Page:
reference : Outdoor air pollutants and patient health

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Bibliographic fields
reftype Journal Article
Abstract Almost 160 million persons live in areas of the United States that exceed federal health-based air pollution standards. The two air pollutants that most commonly exceed standards are ozone and particulate matter. Ozone and particulate matter can harm anyone if levels are sufficiently elevated, but health risk from air pollution is greatest among vulnerable populations. Both ozone and particulate matter can cause pulmonary inflammation, decreased lung function, and exacerbation of asthma and chronic obstructive pulmonary disease. Particulate matter is also strongly associated with increased cardiovascular morbidity and mortality. Children, older adults, and other vulnerable persons may be sensitive to lower levels of air pollution. Persons who are aware of local air pollution levels, reported daily by the U.S. Environmental Protection Agency as the Air Quality Index, can take action to reduce exposure. These actions include simple measures to limit exertion and time spent outdoors when air pollution levels are highest, and to reduce the infiltration of outdoor air pollutants into indoor spaces.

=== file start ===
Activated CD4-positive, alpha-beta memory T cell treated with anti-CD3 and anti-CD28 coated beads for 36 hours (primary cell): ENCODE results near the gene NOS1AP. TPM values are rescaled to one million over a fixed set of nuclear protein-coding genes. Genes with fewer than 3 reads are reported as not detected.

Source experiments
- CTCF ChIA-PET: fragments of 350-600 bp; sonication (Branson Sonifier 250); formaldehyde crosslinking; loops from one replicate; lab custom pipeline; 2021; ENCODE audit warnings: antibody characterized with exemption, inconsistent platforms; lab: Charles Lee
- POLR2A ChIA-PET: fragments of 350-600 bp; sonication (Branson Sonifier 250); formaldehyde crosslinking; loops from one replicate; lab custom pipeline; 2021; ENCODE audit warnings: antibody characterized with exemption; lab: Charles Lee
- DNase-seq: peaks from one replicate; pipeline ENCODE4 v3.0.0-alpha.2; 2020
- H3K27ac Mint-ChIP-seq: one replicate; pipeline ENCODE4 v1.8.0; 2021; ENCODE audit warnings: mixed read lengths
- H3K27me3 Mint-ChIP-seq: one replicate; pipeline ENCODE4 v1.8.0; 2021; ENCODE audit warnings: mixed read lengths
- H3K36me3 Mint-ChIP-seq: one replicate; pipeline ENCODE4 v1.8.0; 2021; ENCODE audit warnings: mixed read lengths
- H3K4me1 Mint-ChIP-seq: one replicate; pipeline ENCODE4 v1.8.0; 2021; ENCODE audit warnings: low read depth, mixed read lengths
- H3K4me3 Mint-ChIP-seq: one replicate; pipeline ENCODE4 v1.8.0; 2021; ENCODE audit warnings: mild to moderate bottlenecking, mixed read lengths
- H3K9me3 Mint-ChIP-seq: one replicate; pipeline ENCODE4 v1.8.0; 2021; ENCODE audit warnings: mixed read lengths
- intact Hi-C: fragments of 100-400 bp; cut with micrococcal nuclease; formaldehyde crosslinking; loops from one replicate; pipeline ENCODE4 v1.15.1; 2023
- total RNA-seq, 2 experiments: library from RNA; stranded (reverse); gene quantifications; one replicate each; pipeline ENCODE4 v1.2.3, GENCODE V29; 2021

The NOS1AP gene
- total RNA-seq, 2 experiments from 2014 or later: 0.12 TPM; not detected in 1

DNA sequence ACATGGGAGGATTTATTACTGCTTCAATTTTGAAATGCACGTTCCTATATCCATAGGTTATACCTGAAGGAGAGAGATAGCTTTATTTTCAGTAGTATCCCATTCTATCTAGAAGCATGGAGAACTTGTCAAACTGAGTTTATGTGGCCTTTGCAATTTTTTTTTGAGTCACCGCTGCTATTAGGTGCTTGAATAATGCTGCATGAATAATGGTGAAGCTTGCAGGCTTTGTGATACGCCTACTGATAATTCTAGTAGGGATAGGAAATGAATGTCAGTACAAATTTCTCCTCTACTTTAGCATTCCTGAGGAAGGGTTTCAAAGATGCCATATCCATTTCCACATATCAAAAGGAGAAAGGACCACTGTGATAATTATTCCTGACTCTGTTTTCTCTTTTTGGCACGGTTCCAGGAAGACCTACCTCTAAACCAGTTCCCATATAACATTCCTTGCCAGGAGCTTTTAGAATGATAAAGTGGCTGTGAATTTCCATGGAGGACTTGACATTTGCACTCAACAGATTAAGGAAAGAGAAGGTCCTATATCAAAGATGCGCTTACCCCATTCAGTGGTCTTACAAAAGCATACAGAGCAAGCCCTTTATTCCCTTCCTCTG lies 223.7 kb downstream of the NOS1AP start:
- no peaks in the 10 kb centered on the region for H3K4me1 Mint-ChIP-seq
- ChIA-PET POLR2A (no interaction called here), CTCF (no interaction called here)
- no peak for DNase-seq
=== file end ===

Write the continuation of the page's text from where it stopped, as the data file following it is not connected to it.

Author Laumbach, Robert J.
ISSN 1532-0650
Issue 2
Journal American Family Physician
Notes 20082513[pmid] Am Fam Physician
Pages 175-180
Title Outdoor air pollutants and patient health
Volume 81
Year 2010
Bibliographic identifiers
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_record_number 18261
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